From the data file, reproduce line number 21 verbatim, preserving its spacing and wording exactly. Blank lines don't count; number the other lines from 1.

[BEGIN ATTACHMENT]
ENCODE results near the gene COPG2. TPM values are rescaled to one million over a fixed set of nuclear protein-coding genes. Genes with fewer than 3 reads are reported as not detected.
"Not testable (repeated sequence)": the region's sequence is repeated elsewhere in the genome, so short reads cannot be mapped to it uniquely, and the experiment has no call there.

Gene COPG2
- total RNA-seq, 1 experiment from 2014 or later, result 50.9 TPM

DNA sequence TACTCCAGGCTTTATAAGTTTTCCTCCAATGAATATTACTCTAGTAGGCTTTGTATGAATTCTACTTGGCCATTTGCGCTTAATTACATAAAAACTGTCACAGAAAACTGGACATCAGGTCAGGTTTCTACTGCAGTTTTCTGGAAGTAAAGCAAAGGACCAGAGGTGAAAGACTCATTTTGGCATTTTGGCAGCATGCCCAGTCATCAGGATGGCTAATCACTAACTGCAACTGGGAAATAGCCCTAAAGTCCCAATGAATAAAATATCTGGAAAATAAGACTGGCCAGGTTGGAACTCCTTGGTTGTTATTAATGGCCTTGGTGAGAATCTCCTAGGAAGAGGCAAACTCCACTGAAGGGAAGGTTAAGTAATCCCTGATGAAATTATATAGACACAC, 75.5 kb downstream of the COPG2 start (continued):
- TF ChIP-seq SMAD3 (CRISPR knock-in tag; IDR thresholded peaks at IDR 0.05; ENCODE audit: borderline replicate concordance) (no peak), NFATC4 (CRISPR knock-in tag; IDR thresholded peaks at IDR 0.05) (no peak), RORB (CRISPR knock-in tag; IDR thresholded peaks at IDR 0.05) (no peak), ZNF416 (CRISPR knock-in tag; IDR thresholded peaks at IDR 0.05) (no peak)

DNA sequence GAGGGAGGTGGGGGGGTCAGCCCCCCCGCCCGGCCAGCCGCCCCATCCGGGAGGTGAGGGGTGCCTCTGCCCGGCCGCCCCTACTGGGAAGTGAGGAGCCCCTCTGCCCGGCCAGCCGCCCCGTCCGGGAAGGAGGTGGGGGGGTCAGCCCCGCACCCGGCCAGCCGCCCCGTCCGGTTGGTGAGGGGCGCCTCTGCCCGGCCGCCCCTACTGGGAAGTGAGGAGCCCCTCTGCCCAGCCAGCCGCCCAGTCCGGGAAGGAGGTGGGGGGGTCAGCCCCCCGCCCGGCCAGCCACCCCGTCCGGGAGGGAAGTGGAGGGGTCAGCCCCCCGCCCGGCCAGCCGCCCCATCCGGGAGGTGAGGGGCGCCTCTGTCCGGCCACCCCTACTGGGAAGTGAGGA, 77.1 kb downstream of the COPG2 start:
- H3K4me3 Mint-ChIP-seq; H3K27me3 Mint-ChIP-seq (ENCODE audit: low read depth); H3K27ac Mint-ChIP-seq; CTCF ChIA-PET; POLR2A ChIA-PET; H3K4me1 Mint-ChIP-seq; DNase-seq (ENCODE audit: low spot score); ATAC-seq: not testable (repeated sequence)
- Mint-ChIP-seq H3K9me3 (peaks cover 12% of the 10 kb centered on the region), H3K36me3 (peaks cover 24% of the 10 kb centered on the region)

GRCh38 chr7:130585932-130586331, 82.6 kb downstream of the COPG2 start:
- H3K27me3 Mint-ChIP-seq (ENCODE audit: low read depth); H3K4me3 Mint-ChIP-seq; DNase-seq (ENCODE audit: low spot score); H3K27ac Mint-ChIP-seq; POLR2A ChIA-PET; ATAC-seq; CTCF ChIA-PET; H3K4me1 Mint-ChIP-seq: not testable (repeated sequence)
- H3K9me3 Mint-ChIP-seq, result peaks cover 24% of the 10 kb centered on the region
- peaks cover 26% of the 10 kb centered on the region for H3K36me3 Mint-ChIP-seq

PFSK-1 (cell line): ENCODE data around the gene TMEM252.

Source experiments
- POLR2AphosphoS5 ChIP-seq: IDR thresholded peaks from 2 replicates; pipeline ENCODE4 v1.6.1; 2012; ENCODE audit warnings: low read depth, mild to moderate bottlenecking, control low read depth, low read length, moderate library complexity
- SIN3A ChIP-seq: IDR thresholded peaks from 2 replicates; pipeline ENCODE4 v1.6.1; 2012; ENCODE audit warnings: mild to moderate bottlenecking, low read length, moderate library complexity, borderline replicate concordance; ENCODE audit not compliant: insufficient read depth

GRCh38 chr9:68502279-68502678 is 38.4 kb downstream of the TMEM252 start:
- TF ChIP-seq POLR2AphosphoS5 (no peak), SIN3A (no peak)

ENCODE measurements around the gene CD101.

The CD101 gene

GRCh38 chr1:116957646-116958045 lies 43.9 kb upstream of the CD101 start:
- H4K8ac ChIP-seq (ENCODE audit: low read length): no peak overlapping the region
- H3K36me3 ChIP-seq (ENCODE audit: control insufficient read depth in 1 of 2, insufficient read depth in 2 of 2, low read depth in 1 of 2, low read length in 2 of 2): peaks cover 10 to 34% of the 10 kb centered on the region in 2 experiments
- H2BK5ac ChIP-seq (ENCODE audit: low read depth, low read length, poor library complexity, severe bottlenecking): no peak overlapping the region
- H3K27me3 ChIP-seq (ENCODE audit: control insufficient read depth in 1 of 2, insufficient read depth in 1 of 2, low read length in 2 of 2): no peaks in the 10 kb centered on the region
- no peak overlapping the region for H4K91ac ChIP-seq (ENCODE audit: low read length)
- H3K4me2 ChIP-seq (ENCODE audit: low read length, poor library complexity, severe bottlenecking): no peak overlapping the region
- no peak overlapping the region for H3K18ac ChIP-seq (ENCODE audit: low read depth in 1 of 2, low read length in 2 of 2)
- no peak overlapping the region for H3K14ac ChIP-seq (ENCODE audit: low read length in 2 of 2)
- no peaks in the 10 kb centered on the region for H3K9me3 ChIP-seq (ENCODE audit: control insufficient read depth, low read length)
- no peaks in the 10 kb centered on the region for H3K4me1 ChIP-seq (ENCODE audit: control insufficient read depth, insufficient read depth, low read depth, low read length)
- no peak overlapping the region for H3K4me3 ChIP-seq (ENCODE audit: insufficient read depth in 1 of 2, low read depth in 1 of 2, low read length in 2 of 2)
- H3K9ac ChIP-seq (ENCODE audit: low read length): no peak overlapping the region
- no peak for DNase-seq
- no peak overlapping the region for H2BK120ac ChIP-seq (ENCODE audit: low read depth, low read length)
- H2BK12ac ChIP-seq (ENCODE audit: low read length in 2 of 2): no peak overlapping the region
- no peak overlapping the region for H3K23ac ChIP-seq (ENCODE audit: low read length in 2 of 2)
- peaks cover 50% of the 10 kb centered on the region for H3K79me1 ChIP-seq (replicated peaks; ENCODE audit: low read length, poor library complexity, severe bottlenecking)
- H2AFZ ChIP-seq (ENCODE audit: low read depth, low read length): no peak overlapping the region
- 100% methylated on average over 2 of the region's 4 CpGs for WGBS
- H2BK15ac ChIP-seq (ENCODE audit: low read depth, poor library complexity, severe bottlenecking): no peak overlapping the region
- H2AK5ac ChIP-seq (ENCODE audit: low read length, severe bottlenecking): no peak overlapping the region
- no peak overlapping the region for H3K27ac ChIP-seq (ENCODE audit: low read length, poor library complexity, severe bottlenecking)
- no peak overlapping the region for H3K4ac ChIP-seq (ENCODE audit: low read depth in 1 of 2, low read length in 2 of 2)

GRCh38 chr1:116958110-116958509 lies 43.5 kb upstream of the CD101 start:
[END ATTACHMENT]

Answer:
The CD101 gene